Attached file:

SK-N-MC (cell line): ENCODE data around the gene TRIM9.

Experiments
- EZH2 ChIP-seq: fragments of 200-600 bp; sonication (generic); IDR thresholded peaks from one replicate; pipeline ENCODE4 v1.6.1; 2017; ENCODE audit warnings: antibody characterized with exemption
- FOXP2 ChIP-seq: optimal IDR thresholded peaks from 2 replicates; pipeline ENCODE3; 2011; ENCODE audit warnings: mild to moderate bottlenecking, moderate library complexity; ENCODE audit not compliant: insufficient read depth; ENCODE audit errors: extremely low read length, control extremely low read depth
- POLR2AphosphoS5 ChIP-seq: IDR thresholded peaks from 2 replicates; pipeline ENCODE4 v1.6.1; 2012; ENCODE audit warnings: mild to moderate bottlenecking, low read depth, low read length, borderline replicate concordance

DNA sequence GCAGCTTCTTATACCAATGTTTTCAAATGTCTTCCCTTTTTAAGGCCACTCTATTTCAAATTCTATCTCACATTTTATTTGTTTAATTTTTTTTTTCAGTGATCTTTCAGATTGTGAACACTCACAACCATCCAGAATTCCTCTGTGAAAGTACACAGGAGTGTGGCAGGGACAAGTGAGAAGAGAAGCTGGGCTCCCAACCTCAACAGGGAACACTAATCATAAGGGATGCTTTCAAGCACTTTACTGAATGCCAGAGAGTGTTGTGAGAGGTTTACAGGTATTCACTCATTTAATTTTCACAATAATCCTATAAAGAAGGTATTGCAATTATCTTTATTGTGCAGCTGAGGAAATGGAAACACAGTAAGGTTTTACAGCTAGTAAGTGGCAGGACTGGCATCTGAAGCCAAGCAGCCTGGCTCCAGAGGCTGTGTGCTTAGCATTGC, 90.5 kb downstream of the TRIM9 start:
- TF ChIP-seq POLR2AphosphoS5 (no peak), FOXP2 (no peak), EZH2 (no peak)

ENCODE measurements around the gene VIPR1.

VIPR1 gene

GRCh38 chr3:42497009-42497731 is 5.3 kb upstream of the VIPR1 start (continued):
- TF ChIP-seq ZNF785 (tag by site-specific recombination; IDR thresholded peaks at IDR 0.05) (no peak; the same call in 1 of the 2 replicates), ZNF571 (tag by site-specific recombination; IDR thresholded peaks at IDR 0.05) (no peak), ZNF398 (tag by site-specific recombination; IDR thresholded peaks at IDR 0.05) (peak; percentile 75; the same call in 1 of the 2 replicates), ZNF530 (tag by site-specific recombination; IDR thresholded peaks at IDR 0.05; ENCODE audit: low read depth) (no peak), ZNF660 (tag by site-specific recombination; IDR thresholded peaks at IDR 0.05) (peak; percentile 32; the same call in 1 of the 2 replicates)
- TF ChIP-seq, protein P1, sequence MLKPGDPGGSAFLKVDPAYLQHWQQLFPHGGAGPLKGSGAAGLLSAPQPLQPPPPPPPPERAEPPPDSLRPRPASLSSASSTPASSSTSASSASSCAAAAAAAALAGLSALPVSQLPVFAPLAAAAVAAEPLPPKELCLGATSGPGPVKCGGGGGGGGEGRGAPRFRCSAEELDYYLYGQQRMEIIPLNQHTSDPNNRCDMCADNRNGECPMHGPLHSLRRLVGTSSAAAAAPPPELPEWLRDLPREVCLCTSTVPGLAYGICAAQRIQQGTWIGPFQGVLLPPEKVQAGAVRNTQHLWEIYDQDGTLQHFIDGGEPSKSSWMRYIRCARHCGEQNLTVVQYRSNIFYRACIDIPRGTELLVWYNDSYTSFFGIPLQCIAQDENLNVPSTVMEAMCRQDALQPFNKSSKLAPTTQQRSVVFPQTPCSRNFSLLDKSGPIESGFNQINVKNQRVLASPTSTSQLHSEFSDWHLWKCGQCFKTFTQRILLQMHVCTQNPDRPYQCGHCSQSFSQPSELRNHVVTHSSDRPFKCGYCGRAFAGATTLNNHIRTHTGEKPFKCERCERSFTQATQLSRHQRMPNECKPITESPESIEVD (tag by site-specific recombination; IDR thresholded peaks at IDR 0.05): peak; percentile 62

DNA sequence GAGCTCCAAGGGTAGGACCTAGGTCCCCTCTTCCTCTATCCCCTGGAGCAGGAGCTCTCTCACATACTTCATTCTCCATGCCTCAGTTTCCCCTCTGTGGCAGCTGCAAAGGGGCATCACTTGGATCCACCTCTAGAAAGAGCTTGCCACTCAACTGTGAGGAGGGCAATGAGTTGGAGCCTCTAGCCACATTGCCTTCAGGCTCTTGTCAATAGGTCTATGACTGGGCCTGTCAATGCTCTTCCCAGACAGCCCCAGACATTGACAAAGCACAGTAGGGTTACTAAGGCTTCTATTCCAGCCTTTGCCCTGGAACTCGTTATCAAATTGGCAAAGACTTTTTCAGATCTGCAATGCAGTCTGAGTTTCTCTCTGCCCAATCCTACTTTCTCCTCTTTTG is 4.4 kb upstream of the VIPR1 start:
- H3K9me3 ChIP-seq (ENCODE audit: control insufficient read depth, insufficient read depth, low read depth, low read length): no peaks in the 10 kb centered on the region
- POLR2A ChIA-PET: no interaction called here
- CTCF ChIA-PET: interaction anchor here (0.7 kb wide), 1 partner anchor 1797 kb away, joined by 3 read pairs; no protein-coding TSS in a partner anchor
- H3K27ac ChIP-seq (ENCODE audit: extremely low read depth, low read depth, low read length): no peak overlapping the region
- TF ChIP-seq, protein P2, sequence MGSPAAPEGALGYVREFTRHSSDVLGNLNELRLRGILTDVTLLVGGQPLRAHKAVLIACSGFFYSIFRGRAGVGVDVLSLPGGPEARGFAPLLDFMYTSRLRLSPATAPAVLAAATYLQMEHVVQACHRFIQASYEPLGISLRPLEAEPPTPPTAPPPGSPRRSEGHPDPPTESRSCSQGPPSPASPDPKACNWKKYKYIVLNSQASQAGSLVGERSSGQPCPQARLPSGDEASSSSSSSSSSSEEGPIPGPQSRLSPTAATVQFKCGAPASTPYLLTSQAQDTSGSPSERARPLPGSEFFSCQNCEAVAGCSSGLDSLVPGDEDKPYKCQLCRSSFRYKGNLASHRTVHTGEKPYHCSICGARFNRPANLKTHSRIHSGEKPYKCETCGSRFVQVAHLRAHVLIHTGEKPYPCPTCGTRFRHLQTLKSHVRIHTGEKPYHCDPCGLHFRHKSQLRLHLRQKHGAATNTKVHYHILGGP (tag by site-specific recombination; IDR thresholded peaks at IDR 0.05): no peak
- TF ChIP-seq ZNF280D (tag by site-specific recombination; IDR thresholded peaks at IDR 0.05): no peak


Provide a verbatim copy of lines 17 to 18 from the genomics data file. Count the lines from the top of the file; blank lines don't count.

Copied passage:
- H3K27ac ChIP-seq (ENCODE audit: extremely low read depth, low read depth, low read length): no peak overlapping the region
- TF ChIP-seq, protein P2, sequence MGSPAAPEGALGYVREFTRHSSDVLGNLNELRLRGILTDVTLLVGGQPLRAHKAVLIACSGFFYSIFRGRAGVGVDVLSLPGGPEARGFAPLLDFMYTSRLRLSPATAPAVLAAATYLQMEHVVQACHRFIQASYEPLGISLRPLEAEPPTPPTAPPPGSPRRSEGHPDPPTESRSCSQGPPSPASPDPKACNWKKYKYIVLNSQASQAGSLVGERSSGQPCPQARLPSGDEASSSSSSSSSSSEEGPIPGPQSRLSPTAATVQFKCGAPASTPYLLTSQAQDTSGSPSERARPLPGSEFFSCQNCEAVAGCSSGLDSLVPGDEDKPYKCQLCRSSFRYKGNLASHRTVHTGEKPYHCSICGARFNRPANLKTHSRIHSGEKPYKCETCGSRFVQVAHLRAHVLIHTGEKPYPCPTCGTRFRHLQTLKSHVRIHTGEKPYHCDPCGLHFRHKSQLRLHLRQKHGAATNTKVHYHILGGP (tag by site-specific recombination; IDR thresholded peaks at IDR 0.05): no peak